The new GDP figures offer a reminder that one can’t analyze movements in GDP by looking at components of GDP. We saw huge increases in spending on cars (pushing consumer durables up by 15.3%) and houses (up 19.1%.) And yet overall RGDP growth fell to only 2.2%. Why didn’t the spending on cars and houses help? Because in the short run it’s NGDP growth that drives RGDP. And the Fed continued its tight money policy by allowing only 3.8% NGDP growth, same as the previous quarter.
This report alludes to the fallacy of trying to analyze GDP by looking at sectors:
While the unseasonably warm weather helped the economy by boosting home building and renovations, it undercut demand for utilities, spending at ski resorts and sales of winter apparel.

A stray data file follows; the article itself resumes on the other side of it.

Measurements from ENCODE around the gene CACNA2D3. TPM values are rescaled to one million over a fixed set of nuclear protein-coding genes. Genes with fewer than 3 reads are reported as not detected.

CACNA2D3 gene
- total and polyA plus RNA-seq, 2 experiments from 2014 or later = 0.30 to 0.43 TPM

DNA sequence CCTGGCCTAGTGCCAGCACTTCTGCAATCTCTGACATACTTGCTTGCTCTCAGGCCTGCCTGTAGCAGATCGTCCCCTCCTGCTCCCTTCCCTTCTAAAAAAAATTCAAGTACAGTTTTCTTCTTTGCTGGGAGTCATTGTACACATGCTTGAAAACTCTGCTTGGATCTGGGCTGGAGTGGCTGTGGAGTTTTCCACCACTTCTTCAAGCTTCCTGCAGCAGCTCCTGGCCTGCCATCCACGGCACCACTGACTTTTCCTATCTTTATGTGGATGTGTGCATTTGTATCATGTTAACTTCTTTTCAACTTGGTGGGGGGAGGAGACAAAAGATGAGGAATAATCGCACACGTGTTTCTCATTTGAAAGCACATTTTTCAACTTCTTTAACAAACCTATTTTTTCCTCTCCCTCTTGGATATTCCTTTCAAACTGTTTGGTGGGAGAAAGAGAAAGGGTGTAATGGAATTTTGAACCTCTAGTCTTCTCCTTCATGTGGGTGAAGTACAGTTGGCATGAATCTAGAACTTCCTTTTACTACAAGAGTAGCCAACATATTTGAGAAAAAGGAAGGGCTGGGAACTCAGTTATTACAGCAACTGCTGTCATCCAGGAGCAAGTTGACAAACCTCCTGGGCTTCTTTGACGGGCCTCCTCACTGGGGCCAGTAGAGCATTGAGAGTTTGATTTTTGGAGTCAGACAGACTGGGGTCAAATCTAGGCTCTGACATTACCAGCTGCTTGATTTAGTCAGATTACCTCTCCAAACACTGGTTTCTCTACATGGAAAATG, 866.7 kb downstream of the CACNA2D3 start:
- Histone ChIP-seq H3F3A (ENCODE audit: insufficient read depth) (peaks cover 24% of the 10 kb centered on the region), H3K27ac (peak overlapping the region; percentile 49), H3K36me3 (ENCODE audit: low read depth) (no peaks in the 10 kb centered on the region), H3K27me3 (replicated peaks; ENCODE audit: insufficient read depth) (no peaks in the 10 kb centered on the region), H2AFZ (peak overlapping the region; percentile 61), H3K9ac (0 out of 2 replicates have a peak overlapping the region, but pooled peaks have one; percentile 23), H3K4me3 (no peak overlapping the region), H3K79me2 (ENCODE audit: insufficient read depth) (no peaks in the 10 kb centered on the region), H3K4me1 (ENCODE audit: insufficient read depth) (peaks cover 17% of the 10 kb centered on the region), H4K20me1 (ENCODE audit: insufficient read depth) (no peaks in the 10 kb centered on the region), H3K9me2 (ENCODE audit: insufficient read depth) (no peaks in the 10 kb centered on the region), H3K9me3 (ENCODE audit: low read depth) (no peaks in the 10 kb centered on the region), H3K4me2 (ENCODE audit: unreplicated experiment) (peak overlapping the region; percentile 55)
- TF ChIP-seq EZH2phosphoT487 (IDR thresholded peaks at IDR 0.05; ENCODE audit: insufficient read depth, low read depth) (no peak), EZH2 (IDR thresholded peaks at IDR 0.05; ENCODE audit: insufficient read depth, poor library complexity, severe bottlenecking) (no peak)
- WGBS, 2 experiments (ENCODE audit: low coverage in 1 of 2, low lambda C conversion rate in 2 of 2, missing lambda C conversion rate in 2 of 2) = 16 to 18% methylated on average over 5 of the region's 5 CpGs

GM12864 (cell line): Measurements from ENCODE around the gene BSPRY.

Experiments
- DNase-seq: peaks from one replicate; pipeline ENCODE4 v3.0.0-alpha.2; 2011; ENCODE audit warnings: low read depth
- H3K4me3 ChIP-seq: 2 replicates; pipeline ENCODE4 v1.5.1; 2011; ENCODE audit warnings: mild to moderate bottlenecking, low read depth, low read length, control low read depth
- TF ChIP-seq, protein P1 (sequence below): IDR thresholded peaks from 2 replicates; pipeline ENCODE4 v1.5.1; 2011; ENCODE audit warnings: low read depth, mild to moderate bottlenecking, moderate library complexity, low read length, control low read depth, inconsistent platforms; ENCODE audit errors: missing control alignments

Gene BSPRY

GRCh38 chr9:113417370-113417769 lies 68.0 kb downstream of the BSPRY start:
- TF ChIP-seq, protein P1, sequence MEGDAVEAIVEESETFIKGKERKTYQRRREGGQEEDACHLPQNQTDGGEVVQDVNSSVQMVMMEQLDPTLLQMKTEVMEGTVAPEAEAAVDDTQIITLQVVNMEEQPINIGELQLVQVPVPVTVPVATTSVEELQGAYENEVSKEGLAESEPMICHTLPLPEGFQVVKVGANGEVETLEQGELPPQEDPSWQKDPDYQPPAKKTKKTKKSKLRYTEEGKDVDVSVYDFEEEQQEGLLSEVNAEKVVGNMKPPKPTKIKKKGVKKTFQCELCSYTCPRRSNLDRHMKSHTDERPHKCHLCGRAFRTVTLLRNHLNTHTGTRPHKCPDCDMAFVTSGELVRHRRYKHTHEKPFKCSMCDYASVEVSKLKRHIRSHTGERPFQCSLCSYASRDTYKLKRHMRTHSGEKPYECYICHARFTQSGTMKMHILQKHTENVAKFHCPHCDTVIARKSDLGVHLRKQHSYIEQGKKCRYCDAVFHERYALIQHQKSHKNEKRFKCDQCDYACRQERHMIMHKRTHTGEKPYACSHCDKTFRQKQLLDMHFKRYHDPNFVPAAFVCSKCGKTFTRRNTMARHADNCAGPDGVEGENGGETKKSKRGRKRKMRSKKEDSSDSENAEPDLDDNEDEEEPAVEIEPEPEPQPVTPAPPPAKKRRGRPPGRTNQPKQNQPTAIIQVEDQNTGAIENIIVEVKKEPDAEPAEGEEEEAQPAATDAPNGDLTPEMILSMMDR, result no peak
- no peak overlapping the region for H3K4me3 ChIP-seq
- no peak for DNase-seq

If consumers spend more in one area they spend less in another area. What you need to do is change the total amount that consumers are spending, and only the Fed can do that. Sectors don’t matter, and government is just another sector (as long as Bernanke is determined to keep inflation at 2%.)
Of course this also explains why RGDP kept growing during the Great Housing Construction Crash of early 2006 to mid-2008. The Fed kept NGDP growing at a decent clip.
Update: This Karl Smith post suggests the GDP number may eventually be revised upward.